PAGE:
She was plunged in these thoughts, which so engrossed her that
she left off thinking of her own position, when the carriage drew
up at the steps of her house. It was only when she saw the
porter running out to meet her that she remembered she had sent
the note and the telegram
"Is there an answer?" she inquired.
"I'll see this minute," answered the porter, and glancing into
his room, he took out and gave her the thin square envelope of a
telegram. "I can't come before ten o'clock.--Vronsky," she
"And hasn't the messenger come back?"
"No," answered the porter.
"Then, since it's so, I know what I must do," she said, and
feeling a vague fury and craving for revenge rising up within
her, she ran upstairs. "I'll go to him myself. Before going
away forever, I'll tell him all. Never have I hated anyone as I
hate that man!" she thought. Seeing his hat on the rack, she
shuddered with aversion. She did not consider that his telegram
was an answer to her telegram and that he had not yet received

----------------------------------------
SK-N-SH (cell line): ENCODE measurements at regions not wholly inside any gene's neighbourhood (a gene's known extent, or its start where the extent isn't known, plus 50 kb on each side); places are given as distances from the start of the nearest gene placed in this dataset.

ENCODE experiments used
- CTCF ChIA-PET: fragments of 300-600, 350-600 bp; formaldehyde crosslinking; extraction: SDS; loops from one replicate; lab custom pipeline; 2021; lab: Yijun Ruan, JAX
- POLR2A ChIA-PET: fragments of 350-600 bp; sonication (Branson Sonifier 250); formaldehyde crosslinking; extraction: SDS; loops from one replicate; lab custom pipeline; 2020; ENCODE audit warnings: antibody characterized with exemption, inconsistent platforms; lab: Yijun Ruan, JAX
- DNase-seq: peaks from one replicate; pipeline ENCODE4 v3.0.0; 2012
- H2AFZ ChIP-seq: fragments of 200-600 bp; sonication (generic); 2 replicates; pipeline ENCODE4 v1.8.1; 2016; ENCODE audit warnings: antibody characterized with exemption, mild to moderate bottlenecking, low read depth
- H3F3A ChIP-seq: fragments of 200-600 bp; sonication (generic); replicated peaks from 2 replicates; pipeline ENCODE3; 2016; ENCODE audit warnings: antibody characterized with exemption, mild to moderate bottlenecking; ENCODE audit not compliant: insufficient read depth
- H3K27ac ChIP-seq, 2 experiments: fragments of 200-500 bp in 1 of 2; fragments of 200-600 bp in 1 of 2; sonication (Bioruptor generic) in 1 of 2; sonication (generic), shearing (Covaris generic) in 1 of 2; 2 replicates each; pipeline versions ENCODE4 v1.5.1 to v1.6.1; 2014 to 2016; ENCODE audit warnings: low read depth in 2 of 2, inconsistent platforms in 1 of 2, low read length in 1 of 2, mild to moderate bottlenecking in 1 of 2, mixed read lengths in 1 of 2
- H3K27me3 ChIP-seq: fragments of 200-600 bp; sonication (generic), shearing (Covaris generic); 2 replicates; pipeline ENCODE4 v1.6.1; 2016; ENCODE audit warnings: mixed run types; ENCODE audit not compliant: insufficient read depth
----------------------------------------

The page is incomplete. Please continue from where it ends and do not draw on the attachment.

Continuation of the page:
her note. She pictured him to herself as talking calmly to his
mother and Princess Sorokina and rejoicing at her sufferings.
"Yes, I must go quickly," she said, not knowing yet where she was
going. She longed to get away as quickly as possible from the
feelings she had gone through in that awful house. The servants,
the walls, the things in that house--all aroused repulsion and
hatred in her and lay like a weight upon her.
"Yes, I must go to the railway station, and if he's not there,
then go there and catch him." Anna looked at the railway
timetable in the newspapers. An evening train went at two
minutes past eight. "Yes, I shall be in time." She gave orders
for the other horses to be put in the carriage, and packed in a
traveling-bag the things needed for a few days. She knew she
would never come back here again.